Mischel W, Ebbesen EB (1970) Attention in delay of gratification. J Pers Soc Psychol 16(2):329–337CrossRefGoogle Scholar
  45. 45.
    Owens JA, Spirito A, McGuinn M (2000) The Children’s Sleep Habits Questionnaire (CSHQ): psychometric properties of a survey instrument for school-aged children. Sleep 23(8):1043–1051CrossRefPubMedGoogle Scholar
  46. 46.
    Reynolds KC, Alfano CA (2016) Childhood bedtime problems predict adolescent internalizing symptoms through emotional reactivity. J Pediatr Psychol. doi: 10.1093/jpepsy/jsw014 PubMedCentralGoogle Scholar
  47. 47.
    Evans GW, English K (2002) The environment of poverty: multiple stressor exposure, psychophysiological stress, and socioemotional adjustment. Child Dev 73(4):1238–1248CrossRefPubMedGoogle Scholar
  48. 48.
    Silverman IW (2003) Gender differences in delay of gratification: a meta-analysis. Sex Roles 49(9–10):451–463CrossRefGoogle Scholar
  49. 49.
    Troxel WM, Trentacosta CJ, Forbes EE, Campbell SB (2013) Negative emotionality moderates associations among attachment, toddler sleep, and later behavior problems. J Fam Psychol 27(1):127–136CrossRefPubMedPubMedCentralGoogle Scholar
  50. 50.
    Petersen AC, Crockett L, Richards M, Boxer A (1988) A self-report measure of pubertal status: reliability, validity, and initial norms. J Youth Adolesc 17:117–133CrossRefPubMedGoogle Scholar
  51. 51.
    Radloff LS (1977) The CES-D Scale: a self-report depression scale for research in the general population. Appl Psychol Meas 1(3):385–401CrossRefGoogle Scholar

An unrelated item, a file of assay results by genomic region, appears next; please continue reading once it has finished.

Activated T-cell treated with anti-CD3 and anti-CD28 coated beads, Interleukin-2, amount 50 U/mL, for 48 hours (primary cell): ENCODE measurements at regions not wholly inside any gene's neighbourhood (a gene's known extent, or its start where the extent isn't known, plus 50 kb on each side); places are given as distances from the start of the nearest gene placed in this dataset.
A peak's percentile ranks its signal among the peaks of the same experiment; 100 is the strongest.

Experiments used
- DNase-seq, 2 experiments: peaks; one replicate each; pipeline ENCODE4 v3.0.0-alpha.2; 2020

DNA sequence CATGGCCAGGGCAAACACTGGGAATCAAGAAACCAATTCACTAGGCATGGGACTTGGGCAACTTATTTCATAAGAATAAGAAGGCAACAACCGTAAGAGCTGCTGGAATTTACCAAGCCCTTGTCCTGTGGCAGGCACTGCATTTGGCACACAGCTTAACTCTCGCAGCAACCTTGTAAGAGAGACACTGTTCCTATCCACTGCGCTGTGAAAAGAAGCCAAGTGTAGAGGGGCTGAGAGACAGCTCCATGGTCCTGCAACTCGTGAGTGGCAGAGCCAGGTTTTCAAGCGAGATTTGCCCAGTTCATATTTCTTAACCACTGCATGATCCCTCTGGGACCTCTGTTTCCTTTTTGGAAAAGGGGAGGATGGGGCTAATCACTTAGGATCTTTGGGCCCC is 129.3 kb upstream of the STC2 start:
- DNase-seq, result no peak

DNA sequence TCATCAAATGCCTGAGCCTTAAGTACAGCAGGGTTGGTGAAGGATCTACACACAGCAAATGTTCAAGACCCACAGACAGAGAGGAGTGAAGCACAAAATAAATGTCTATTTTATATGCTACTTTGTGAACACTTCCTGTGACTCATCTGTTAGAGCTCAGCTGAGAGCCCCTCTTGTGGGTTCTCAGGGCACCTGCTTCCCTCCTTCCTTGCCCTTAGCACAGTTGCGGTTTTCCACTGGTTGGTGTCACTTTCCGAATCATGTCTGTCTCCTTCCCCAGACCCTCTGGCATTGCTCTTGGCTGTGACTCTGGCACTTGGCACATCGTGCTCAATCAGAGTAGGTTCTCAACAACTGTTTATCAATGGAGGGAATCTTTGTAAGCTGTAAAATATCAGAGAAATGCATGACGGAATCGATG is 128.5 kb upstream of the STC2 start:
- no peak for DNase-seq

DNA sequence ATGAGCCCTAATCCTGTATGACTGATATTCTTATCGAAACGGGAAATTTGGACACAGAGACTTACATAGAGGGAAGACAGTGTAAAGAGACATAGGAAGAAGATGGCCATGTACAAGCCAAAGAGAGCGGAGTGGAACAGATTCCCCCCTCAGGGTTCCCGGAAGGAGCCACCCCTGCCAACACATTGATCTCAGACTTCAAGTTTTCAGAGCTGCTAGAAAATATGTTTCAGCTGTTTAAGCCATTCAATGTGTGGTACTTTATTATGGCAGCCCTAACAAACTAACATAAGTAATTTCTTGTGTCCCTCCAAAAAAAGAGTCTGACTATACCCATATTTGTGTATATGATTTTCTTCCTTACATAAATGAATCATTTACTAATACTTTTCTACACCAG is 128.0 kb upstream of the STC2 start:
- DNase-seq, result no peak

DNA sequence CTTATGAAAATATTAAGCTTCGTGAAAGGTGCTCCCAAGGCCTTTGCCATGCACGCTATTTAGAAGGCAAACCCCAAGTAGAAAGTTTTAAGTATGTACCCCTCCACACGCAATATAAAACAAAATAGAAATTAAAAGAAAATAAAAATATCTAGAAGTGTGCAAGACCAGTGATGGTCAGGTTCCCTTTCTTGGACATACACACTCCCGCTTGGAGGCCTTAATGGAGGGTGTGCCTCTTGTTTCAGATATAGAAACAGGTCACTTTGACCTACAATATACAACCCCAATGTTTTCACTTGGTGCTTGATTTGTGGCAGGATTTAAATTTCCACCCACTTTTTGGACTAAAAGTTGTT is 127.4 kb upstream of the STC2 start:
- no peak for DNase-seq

52. 52.
    Bradley RH, Pennar A, Denny T, Iida, M (2015) Ebb and flow in parent-child interactions: shifts from early through middle childhood. Parent Sci Pract 15(4):295–320CrossRefPubMedPubMedCentralGoogle Scholar
  53. 53.
    IBM Corp (2015) SPSS statistics for Mac, Version 24.0. IBM Corp, ArmonkGoogle Scholar
  54. 54.
    Widaman KF, Helm JL, Castro-Schilo L, Pluess M, Stallings MC, Belsk J (2012) Distinguishing ordinal and disordinal interactions. Psychol Methods 17:615–622CrossRefPubMedPubMedCentralGoogle Scholar
  55. 55.
    Aiken LS, West SG (1991) Multiple regression: testing and interpreting interactions. Sage, Newbury ParkGoogle Scholar
  56. 56.
    Belsky J, Pluess M, Widaman KF (2013) Confirmatory and competitive evaluation of alternative gene-environment interaction hypotheses. J Child Psychol Psychiatry 54(10):1135–1143CrossRefPubMedGoogle Scholar
  57. 57.
    Boyce WT, Ellis BJ (2005) Biological sensitivity to context: I. an evolutionary-developmental theory of the origins and functions of stress reactivity. Dev Psychopathol 17:271–301CrossRefPubMedGoogle Scholar